Exploring the cutting edge in RNA-based cell line selection

Published: 29 November 2021
Susan Sharfstein,
Scott Tenenbaum

Susan Sharfstein is a Professor of Nanobioscience at SUNY Polytechnic Institute in Albany, New York. Professor Sharfstein received her BS in chemical engineering with honors from Caltech in 1987 and her PhD in chemical engineering from UC Berkeley in 1993. She received an NIH fellowship to pursue postdoctoral studies, initially at UC Berkeley and subsequently at UCLA Medical School. Dr Sharfstein joined the faculty at the University of Toledo in Bioengineering in 1996. In 2001, she joined the Department of Chemical and Biological Engineering at Rensselaer Polytechnic Institute. In 2010, she joined the faculty at SUNY Polytechnic Institute. Professor Sharfstein’s research interests include mammalian and microbial cell bioprocessing, control of protein glycosylation, metabolic engineering, biosensing, and development of systems for high-throughput screening. She is the author of over 70 papers and book chapters in the fields of biotechnology and bioprocessing.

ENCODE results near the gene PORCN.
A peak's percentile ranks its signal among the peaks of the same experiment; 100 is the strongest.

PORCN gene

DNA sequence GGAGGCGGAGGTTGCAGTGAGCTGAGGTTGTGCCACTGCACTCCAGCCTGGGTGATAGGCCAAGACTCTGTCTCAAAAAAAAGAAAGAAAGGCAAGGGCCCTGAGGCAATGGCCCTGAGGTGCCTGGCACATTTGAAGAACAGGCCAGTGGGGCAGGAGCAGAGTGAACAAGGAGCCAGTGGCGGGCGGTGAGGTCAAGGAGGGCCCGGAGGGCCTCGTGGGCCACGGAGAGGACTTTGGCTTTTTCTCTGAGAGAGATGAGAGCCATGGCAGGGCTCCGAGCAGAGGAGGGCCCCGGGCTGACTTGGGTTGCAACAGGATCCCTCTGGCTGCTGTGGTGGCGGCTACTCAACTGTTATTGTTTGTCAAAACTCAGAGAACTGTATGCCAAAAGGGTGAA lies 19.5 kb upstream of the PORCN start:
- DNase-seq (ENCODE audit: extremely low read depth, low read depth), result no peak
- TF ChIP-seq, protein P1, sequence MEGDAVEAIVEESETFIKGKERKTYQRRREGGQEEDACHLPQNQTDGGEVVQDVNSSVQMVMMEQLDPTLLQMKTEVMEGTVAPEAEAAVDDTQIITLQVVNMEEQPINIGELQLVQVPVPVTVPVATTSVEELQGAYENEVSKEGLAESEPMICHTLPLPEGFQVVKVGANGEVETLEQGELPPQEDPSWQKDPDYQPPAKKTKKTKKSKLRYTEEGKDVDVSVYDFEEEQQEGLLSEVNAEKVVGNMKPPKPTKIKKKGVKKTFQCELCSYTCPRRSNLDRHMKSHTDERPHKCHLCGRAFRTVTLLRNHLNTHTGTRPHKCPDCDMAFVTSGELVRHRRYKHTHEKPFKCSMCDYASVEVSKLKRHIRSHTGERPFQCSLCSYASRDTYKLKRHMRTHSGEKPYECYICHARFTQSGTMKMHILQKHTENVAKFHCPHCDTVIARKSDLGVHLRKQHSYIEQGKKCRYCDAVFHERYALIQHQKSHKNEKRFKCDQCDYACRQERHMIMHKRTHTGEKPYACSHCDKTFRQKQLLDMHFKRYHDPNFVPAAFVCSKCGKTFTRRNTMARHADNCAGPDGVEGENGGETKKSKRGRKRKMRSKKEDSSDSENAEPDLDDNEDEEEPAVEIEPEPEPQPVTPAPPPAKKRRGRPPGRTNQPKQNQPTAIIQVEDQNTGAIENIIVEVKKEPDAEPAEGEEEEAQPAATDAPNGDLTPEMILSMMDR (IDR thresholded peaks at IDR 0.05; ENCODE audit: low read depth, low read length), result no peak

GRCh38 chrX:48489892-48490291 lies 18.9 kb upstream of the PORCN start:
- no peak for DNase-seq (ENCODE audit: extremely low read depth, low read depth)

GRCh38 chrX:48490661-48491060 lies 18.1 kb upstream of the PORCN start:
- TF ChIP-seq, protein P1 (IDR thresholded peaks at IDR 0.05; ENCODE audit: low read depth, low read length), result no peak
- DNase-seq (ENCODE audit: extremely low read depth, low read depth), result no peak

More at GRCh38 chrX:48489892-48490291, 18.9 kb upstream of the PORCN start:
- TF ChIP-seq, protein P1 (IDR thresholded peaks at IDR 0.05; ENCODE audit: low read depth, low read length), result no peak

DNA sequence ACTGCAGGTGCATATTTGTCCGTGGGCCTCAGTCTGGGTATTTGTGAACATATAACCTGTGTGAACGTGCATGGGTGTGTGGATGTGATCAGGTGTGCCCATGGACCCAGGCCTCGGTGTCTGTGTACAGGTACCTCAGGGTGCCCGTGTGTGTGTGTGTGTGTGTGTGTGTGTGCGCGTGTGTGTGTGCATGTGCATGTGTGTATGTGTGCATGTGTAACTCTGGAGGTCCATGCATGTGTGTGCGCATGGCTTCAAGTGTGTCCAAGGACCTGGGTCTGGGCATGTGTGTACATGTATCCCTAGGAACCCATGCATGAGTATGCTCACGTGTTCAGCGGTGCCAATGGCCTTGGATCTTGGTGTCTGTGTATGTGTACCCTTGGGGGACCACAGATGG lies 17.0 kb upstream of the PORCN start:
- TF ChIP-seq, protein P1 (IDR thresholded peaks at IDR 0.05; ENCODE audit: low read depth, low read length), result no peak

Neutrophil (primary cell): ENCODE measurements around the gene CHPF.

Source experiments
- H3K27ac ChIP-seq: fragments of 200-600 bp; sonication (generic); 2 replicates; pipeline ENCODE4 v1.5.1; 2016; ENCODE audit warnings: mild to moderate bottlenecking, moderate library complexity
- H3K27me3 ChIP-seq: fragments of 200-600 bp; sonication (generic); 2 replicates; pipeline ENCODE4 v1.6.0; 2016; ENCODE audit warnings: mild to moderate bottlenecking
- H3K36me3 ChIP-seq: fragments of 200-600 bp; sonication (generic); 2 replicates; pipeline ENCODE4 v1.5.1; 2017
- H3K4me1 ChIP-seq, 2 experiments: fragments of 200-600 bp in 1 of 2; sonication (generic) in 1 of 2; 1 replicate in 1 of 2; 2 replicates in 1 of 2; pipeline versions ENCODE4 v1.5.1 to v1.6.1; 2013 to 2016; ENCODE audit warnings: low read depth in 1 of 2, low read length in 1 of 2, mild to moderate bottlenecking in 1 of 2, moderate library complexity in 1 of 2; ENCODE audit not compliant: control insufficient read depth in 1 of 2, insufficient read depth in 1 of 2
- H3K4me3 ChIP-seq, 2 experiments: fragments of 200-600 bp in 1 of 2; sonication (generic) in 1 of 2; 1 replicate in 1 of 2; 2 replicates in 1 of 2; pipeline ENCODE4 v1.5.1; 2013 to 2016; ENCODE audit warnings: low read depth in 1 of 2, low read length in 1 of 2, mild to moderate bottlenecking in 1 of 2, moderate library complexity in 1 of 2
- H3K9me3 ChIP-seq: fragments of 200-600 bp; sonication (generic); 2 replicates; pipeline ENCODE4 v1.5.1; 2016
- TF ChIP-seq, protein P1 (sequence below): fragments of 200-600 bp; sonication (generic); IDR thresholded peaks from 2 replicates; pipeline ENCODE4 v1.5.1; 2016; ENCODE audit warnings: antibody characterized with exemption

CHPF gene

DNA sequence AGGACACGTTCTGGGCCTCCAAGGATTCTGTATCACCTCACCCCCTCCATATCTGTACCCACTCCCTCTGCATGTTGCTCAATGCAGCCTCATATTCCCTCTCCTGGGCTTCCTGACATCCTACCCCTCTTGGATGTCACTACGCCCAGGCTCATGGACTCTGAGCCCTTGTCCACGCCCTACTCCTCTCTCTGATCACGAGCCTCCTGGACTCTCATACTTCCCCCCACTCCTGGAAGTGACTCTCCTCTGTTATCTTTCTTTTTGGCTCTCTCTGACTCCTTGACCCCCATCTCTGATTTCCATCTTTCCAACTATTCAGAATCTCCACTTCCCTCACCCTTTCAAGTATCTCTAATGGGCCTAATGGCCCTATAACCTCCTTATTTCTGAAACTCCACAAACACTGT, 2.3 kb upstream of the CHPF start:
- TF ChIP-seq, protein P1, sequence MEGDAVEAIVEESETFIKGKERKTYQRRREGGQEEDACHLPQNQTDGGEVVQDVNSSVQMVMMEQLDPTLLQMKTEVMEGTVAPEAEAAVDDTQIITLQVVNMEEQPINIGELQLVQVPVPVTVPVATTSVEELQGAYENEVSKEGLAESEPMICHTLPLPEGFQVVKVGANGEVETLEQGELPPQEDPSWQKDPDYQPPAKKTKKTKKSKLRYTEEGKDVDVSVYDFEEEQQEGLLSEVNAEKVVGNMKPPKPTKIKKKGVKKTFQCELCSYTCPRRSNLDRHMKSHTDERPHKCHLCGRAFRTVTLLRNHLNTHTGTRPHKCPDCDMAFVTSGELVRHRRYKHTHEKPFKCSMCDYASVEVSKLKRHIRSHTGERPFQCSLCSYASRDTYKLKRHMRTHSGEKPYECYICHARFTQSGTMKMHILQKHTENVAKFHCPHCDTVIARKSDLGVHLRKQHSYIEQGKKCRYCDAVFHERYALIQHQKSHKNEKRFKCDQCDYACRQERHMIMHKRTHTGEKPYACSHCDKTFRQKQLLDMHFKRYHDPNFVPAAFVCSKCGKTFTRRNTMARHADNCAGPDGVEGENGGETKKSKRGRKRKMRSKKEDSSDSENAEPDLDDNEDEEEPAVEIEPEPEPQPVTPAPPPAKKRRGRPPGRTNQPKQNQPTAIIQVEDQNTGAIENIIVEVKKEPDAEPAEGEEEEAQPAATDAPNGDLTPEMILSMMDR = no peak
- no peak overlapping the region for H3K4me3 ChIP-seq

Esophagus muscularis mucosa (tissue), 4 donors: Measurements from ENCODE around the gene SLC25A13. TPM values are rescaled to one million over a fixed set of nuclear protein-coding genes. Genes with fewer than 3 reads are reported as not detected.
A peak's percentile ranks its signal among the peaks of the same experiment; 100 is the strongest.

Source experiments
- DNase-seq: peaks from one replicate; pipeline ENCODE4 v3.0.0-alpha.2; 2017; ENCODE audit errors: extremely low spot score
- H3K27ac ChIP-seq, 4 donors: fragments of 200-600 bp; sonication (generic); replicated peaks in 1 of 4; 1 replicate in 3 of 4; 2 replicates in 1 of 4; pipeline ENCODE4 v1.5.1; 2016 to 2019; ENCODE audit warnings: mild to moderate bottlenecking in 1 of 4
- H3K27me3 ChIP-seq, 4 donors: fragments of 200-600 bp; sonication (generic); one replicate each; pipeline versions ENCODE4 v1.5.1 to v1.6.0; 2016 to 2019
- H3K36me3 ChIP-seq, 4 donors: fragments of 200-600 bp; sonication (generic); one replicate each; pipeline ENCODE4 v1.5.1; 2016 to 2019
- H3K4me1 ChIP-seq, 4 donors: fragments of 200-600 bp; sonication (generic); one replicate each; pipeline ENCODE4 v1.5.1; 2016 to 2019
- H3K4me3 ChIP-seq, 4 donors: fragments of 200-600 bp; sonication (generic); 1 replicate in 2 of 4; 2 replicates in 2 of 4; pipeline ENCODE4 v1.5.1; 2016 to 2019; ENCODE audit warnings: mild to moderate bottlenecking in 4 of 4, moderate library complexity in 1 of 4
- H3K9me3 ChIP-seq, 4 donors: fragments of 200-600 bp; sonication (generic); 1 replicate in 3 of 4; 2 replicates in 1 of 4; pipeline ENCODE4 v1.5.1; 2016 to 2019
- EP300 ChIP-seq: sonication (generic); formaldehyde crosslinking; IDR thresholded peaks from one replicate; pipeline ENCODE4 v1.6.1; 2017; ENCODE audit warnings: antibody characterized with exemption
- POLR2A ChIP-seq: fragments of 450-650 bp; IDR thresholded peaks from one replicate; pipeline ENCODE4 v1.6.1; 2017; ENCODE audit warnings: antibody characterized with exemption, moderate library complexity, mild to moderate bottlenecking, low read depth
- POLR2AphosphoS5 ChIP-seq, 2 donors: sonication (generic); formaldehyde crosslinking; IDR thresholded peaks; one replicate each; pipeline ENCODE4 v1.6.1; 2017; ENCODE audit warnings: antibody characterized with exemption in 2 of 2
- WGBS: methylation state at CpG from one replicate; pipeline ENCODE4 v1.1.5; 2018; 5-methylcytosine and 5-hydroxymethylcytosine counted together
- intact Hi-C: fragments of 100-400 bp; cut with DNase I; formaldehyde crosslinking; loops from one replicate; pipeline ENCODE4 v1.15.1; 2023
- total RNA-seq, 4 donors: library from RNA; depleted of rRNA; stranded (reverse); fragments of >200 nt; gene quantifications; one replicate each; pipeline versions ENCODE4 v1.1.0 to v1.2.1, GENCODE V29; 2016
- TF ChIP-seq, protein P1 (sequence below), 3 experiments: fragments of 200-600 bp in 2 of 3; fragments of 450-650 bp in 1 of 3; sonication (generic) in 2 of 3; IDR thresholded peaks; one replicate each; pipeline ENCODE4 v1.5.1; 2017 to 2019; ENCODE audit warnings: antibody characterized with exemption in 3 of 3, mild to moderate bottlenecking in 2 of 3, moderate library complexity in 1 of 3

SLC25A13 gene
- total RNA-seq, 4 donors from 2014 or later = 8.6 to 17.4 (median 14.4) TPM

Scott Tenenbaum is the Head of Nanobioscience and the Laboratory of RNA Nanotechnology at the College of Nanoscale Science and Engineering at the SUNY-Polytechnic Institute. He received his PhD in Microbiology and Immunology from Tulane University Medical Center and did his post-doctoral training at Duke University Medical Center, where he helped pioneer RIP-Chip/Seq technology and the field of ‘Ribonomics’, which is the genomic-scale study of post-transcriptional gene regulation. Dr Tenenbaum holds 19 issued or pending patents which have served as the basis for 4 biotechnology start-up companies including his most recent, sxRNA Technologies, Inc. in the NY Capital Region. He has been awarded numerous honors, including The Judith Graham Pool Fellowship, The James A. Wilson, M.D. Fellow in Cancer Award; The Robert M. and Barbara R. Bell Basic Science of Cancer Award; The SUNY Golden Apple Teaching Award; The SUNY-Research Foundation Rising Star Award; and most recently, The SUNY Excellence in Research Award. Dr Tenenbaum has had numerous NIH and NSF grants, maintaining continuous federal funding since 2004. The focus of his research lab is RNA and RNA-binding proteins and he is currently developing an RNA ‘nano-switch’ platform technology called sxRNA to be used as a molecular tool, a diagnostic and as a therapeutic.

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